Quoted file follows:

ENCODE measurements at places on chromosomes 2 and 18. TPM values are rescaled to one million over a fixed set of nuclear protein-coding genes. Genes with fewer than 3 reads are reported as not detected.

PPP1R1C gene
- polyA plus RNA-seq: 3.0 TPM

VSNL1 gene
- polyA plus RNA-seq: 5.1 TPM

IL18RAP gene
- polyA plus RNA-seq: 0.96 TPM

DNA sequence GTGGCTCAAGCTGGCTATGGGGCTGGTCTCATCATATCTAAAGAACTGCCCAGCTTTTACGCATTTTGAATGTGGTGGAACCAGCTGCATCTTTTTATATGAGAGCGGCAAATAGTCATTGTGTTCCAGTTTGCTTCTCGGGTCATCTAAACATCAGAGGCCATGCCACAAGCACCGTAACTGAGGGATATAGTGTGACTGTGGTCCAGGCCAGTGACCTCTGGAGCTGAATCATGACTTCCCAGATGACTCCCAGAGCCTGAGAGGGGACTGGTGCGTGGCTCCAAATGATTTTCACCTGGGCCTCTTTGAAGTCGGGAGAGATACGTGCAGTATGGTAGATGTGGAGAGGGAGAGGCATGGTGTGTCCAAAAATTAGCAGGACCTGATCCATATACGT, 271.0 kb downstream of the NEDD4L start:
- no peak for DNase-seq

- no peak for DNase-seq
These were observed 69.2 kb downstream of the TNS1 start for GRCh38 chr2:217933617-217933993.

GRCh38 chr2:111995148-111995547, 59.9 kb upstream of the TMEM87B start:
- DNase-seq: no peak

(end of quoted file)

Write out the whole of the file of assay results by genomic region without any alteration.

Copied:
ENCODE measurements at places on chromosomes 2 and 18. TPM values are rescaled to one million over a fixed set of nuclear protein-coding genes. Genes with fewer than 3 reads are reported as not detected.

PPP1R1C gene
- polyA plus RNA-seq: 3.0 TPM

VSNL1 gene
- polyA plus RNA-seq: 5.1 TPM

IL18RAP gene
- polyA plus RNA-seq: 0.96 TPM

DNA sequence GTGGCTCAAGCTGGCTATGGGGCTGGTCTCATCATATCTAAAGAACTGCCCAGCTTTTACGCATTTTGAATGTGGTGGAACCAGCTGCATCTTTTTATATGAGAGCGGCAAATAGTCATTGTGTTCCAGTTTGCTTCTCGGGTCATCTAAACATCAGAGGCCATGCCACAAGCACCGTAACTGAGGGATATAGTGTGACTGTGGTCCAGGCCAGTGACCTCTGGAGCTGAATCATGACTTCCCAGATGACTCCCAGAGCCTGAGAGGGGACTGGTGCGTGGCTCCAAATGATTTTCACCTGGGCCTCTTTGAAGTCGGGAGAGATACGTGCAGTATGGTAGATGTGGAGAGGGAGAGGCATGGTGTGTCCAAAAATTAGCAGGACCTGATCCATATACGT, 271.0 kb downstream of the NEDD4L start:
- no peak for DNase-seq

- no peak for DNase-seq
These were observed 69.2 kb downstream of the TNS1 start for GRCh38 chr2:217933617-217933993.

GRCh38 chr2:111995148-111995547, 59.9 kb upstream of the TMEM87B start:
- DNase-seq: no peak